Blessay: Comparing Merchant and Custom Silicon

Merchant Silicon is an marketing term used to describe the use of “off the shelf” chip components to create a networking product and commonly used by company that design their own silicon chips when explaining that their process is better and more efficient.

The networking industry has two types of silicon: ìcustom or in houseî or ìmerchant or off the shelfî. The ‘in house silicon’ argument goes something like this :

We have our specialist engineers who can custom design an ASIC and supporting chips that are completely focussed on the features needed to deliver Product X. As a result, our designs are purposefully built to be faster, better etc. Our prices are more expensive because our products are faster and more focussed and because our costs are higher.

The ‘merchant silicon’ argument goes something like this:

The levels of expertise required to design and build a silicon chip is very high. It requires specific skills, tools, and high levels of expertise. If your core business is producing a networking device, then having your own silicon development is not core business. By relying on companies who specialise in silicon design and manufacture, we can focus on software and integration to deliver new and better features at a cheaper price.


Backplane Ethernet – the GBaseK Standard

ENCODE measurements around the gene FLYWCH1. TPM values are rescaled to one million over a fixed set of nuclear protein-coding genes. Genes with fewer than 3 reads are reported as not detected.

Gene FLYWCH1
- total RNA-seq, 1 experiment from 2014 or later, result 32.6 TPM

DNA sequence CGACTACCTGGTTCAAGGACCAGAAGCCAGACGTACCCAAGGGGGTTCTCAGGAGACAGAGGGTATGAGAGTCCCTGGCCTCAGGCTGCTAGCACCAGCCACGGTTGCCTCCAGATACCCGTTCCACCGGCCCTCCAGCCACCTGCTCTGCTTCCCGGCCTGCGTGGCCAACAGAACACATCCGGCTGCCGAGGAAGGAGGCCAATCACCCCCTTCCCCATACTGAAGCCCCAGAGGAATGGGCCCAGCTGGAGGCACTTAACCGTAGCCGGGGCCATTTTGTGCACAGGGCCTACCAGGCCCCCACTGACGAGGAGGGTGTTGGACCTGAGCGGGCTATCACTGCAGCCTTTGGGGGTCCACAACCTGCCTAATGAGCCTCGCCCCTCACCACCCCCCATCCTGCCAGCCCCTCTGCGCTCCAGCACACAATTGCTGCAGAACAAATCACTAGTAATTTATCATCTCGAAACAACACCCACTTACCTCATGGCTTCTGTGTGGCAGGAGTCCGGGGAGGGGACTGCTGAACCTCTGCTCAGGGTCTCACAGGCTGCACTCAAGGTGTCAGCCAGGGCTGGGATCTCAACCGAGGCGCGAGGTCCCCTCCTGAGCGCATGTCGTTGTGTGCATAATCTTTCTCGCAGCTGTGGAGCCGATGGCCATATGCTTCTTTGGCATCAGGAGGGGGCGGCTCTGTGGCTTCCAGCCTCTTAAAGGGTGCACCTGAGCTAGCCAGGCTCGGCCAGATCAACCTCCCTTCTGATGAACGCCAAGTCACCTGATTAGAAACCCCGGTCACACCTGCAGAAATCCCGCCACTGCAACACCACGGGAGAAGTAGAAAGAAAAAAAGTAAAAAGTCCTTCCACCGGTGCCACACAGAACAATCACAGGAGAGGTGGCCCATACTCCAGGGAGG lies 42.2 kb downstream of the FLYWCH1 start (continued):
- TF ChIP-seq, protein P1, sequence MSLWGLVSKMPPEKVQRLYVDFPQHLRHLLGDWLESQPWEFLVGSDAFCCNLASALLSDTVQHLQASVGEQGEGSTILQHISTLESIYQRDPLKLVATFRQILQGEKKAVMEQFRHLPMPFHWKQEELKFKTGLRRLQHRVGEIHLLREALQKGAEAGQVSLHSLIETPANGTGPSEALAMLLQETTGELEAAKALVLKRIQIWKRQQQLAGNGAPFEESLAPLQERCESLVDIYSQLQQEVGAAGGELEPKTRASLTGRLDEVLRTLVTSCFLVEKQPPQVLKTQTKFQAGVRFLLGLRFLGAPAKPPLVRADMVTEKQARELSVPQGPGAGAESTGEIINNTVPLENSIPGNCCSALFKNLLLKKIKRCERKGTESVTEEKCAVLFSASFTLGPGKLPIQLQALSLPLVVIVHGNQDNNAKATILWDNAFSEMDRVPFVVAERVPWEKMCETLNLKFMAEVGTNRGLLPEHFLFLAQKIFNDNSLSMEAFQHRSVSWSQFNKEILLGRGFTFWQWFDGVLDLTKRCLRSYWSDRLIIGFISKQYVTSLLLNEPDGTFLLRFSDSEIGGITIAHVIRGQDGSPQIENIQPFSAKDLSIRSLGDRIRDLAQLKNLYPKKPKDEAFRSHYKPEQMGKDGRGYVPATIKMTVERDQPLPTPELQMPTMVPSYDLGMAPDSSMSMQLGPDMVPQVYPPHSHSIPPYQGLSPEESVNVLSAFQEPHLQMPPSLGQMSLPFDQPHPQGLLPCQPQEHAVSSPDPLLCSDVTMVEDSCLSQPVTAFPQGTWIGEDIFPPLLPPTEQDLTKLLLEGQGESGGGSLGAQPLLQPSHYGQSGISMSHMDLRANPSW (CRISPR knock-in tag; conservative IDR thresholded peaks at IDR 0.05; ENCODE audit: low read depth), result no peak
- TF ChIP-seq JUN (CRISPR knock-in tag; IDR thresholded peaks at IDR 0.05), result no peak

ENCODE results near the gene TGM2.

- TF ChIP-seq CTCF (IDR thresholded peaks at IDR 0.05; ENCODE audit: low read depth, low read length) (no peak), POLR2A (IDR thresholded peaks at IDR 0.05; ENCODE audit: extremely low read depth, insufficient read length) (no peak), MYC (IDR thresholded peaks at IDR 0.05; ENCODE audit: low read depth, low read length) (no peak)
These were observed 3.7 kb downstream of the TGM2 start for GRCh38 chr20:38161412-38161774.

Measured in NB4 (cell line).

A lesser known standard is Backplane Ethernet. I wasn’t aware of it until I was researching Notes on Cables and Connectors for 40 and 100 Gigabit Ethernet. I spent some time over the weekend scratching an itch to have a look at it and why it exists.These are scrach notes, and observations from a research session and not intended to a canonical investigation. Interesting though because it’s is valuable to understand that many network products are functionally all the same – only the software and the people are different.

IBM buys Blade Networks – Cisco keeps its buddy ?

IBM buys Blade Networks IBM has “run for the stack” as customers ask for end to end guarantees for servers and networking in the data center. With Cisco and HP playing the FUD card and telling customers that only a single vendor solution can guarantee the next generation of blade servers and networks, IBM has […]

So You Want to be a Network Consultant

Having spent over twenty years in I.T. and over seventeen years in networking, Iíve worked with a lot of Network Engineers. Career progression has always been a hot topic. Iíve always been interested in learning how people have found themselves in the job they now do. Here are ten tips from a Technical Services Director (or Vice President) on how to work for a Reseller.

Market positioning Acadia, EMC, Cisco and the whole vBlock Idea

So a while back, Cisco, VMWare and EMC announced that they are forming a partnership to co-operatively sell and support products in a joint venture named Acadia. Selected engineers and sales grunts, USD$200 million bucks and “no large customer left untouched” door to door marketing campaign. Is there anything to it ?

Review of the Cisco CRS-3 Marketing Debacle

The Cisco Marketing team kicked sand in the their own face with a failure to comprehend what customers want, and expecting them to comprehend what a BFR is for. The claim that “Internet will never be the same again” got a massive cold shoulder when they announced another big router.